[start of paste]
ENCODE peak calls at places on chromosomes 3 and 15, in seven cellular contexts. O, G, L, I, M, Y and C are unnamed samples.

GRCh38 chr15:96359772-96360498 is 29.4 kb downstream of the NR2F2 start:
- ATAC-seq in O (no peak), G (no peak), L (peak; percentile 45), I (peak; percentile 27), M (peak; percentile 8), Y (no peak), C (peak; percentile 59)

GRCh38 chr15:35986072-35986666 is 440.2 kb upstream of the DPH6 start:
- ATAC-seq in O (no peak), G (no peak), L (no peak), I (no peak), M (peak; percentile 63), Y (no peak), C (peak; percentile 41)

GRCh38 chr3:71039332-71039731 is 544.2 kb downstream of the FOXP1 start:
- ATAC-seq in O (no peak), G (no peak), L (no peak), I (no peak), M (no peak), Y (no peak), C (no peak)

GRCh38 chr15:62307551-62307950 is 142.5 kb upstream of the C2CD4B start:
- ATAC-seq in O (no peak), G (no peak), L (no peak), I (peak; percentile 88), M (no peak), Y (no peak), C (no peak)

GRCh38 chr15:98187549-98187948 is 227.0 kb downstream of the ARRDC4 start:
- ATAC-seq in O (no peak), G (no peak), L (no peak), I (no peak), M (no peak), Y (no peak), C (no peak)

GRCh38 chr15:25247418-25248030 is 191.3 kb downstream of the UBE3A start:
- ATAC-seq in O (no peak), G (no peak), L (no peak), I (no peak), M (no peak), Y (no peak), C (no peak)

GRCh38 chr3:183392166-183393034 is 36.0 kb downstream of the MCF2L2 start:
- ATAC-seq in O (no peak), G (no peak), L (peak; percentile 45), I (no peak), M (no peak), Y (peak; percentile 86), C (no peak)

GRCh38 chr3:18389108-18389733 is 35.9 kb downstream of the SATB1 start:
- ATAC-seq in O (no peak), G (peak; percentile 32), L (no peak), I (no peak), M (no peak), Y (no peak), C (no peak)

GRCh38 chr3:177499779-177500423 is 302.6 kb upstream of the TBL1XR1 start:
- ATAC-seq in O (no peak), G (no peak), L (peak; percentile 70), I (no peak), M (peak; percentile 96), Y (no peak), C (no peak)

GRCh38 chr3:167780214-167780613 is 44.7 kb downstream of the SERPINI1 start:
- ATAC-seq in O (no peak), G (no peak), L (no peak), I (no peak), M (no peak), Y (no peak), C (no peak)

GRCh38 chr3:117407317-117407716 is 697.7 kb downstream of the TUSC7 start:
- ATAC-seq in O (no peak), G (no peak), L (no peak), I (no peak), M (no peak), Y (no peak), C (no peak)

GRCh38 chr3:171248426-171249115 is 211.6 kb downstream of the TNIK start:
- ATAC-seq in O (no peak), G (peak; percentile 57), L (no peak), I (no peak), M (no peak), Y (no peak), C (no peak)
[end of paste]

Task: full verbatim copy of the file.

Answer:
ENCODE peak calls at places on chromosomes 3 and 15, in seven cellular contexts. O, G, L, I, M, Y and C are unnamed samples.

GRCh38 chr15:96359772-96360498 is 29.4 kb downstream of the NR2F2 start:
- ATAC-seq in O (no peak), G (no peak), L (peak; percentile 45), I (peak; percentile 27), M (peak; percentile 8), Y (no peak), C (peak; percentile 59)

GRCh38 chr15:35986072-35986666 is 440.2 kb upstream of the DPH6 start:
- ATAC-seq in O (no peak), G (no peak), L (no peak), I (no peak), M (peak; percentile 63), Y (no peak), C (peak; percentile 41)

GRCh38 chr3:71039332-71039731 is 544.2 kb downstream of the FOXP1 start:
- ATAC-seq in O (no peak), G (no peak), L (no peak), I (no peak), M (no peak), Y (no peak), C (no peak)

GRCh38 chr15:62307551-62307950 is 142.5 kb upstream of the C2CD4B start:
- ATAC-seq in O (no peak), G (no peak), L (no peak), I (peak; percentile 88), M (no peak), Y (no peak), C (no peak)

GRCh38 chr15:98187549-98187948 is 227.0 kb downstream of the ARRDC4 start:
- ATAC-seq in O (no peak), G (no peak), L (no peak), I (no peak), M (no peak), Y (no peak), C (no peak)

GRCh38 chr15:25247418-25248030 is 191.3 kb downstream of the UBE3A start:
- ATAC-seq in O (no peak), G (no peak), L (no peak), I (no peak), M (no peak), Y (no peak), C (no peak)

GRCh38 chr3:183392166-183393034 is 36.0 kb downstream of the MCF2L2 start:
- ATAC-seq in O (no peak), G (no peak), L (peak; percentile 45), I (no peak), M (no peak), Y (peak; percentile 86), C (no peak)

GRCh38 chr3:18389108-18389733 is 35.9 kb downstream of the SATB1 start:
- ATAC-seq in O (no peak), G (peak; percentile 32), L (no peak), I (no peak), M (no peak), Y (no peak), C (no peak)

GRCh38 chr3:177499779-177500423 is 302.6 kb upstream of the TBL1XR1 start:
- ATAC-seq in O (no peak), G (no peak), L (peak; percentile 70), I (no peak), M (peak; percentile 96), Y (no peak), C (no peak)

GRCh38 chr3:167780214-167780613 is 44.7 kb downstream of the SERPINI1 start:
- ATAC-seq in O (no peak), G (no peak), L (no peak), I (no peak), M (no peak), Y (no peak), C (no peak)

GRCh38 chr3:117407317-117407716 is 697.7 kb downstream of the TUSC7 start:
- ATAC-seq in O (no peak), G (no peak), L (no peak), I (no peak), M (no peak), Y (no peak), C (no peak)

GRCh38 chr3:171248426-171249115 is 211.6 kb downstream of the TNIK start:
- ATAC-seq in O (no peak), G (peak; percentile 57), L (no peak), I (no peak), M (no peak), Y (no peak), C (no peak)